EURIALO – Safe aviation ensured from space
- The EURIALO civilian space system will be designed for continuous, global and independent air traffic monitoring, and will thus significantly enhance airspace safety once constructed.
- The company Spire Global Germany GmbH in Munich has been awarded the contract to develop and construct a test system.
- The test system will consist of four small satellites in low-Earth orbit and a ground segment.
- Focus: Space, aviation, transport safety
The goal of the future EURIALO space system is to increase international air traffic safety. Small satellites will be used to monitor all commercial flights continuously and globally. The European Space Agency (ESA) has awarded the contract for the development of an initial test system to the company Spire Global Germany GmbH, based in Munich. "EURIALO is an ideal way to utilise the technological potential offered by space technology for aviation," says Fabienne Spreen, EURIALO project manager at the German Space Agency at the German Aerospace Center (Deutsches Zentrum für Luft- und Raumfahrt; DLR). "In the future, a constellation of small satellites will enable the precise determination of aircraft locations in real time."
Following the signing of the contract, work will now begin on the development of an initial test system. It will consist of four small satellites in low-Earth orbit (LEO) and a ground segment for data processing and distribution.
Combining two independent systems ensures safety
In order to reliably locate an aircraft in the sky, its position data is recorded using two independent systems. By combining and cross-referencing the data in both systems, potential errors can be eliminated. The first system relies on a signal transmitted by the aircraft itself. Using Global Navigation Satellite Systems (GNSS), the aircraft can accurately determine its own location.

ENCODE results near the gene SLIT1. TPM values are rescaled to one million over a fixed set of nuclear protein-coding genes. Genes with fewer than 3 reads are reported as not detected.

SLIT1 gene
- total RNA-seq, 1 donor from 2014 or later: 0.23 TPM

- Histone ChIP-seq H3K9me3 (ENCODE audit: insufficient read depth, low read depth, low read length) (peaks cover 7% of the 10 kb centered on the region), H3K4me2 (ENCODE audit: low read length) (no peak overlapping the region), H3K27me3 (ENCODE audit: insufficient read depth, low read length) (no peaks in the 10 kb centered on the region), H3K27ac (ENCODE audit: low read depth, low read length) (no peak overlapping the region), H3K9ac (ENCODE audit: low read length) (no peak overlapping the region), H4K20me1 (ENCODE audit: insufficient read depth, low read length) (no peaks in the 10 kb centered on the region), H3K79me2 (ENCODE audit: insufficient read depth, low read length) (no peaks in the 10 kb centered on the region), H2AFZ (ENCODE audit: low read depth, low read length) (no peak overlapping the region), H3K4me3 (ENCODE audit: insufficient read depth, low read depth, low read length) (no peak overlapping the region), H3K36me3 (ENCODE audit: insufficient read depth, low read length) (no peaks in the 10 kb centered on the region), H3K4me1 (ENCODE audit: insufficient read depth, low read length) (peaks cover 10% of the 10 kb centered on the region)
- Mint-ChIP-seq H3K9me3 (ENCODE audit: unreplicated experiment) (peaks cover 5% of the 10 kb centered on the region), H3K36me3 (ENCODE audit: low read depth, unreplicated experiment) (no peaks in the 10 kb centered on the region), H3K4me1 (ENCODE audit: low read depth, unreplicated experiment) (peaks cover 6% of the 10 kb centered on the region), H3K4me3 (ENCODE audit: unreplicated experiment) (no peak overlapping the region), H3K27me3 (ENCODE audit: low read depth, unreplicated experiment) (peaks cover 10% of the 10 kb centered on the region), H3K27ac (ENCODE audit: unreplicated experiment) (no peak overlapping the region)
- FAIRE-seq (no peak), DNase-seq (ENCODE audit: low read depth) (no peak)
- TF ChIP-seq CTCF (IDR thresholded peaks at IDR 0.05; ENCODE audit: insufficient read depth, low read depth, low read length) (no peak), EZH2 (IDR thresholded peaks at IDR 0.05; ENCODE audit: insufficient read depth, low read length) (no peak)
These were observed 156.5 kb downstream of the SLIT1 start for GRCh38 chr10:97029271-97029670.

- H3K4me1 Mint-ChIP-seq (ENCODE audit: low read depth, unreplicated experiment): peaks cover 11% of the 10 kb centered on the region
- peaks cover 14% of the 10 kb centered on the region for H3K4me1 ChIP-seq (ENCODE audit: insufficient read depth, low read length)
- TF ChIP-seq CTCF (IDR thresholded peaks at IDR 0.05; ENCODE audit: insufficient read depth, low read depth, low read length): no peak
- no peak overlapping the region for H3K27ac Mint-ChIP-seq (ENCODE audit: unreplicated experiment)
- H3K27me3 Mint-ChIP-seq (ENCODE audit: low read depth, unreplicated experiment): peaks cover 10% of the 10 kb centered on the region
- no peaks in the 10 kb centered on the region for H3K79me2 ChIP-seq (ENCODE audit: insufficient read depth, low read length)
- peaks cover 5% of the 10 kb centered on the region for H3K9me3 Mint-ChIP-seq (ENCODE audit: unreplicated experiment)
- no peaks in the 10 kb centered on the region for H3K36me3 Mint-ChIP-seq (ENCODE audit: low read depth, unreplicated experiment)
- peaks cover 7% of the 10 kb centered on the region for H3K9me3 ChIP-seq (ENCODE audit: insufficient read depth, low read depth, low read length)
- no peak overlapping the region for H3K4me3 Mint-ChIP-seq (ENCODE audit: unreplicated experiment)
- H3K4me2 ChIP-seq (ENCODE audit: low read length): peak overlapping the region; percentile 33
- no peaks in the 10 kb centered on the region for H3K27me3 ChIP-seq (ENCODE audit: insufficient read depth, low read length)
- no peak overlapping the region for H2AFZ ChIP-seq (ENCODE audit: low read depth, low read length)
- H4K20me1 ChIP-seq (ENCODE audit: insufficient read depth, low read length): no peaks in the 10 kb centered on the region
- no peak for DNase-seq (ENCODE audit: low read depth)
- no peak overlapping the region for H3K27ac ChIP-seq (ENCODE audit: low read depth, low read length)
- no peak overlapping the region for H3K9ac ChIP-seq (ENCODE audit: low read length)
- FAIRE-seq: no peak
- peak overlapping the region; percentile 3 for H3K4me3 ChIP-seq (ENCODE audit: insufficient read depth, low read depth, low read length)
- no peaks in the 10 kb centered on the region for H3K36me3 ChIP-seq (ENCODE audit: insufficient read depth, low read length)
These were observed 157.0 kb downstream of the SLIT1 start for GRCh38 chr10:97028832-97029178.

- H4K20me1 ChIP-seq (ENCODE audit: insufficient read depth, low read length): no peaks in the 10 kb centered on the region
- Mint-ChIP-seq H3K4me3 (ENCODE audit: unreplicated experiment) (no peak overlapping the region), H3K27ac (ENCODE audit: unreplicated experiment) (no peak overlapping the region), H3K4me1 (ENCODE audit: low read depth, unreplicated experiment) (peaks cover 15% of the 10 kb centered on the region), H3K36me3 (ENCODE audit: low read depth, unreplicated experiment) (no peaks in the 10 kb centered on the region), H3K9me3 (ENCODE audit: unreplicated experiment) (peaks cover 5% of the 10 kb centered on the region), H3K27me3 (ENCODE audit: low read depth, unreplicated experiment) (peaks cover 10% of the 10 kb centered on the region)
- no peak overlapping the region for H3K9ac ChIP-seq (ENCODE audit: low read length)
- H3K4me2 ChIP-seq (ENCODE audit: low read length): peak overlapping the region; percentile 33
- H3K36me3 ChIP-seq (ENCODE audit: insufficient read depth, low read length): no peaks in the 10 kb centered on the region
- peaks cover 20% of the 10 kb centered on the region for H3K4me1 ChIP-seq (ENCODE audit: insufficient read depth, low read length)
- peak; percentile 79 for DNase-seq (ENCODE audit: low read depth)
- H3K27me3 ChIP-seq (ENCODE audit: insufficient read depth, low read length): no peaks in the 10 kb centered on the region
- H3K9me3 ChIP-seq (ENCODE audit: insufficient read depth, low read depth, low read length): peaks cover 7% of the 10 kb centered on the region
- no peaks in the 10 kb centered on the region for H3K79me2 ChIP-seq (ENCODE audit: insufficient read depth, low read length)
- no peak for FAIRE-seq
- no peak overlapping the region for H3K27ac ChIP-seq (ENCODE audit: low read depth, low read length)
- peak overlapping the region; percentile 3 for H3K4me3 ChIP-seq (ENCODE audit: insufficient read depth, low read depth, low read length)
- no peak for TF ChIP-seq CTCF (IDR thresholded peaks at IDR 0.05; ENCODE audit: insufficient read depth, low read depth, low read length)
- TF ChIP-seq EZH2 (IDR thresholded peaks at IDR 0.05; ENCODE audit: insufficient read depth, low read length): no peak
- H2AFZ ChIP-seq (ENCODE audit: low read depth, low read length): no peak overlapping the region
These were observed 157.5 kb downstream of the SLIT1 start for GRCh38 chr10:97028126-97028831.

The second system involves ground-based air traffic control radar systems. These systems can only operate within a confined radius and cannot adequately cover remote regions or the airspace over oceans. Consequently, locating and monitoring aircraft becomes challenging in such areas.
Continuous flight tracking from space
The long-term goal of EURIALO is to fill the gaps in traditional ground-based tracking through satellite-based monitoring. A fleet of small satellites will operate with global coverage, receiving the radio signals that aircraft already emit automatically and at regular intervals when transmitting data to ground stations. From low-Earth orbit, these satellites will use their antenna systems to continuously receive these signals and track the aircraft.
When several satellites receive the same signal from an aircraft, the intersection point will be calculated using a technique called 'multilateration' in order to reliably determine its position, independently of GNSS. To transmit these data in real time, the satellites must communicate with each other directly or via relay stations. These intersatellite links (ISL), enable constant contact between all the satellites in the constellation and the ground stations. By complementing terrestrial radar surveillance, the system aims to significantly improve air traffic safety.
The EURIALO project is part of ESA's Advanced Research in Telecommunications Systems (ARTES) programme and is funded by the German Space Agency at DLR through German contributions to the programme. A consortium led by Spire Global Germany GmbH has been commissioned with the system's planning and implementation.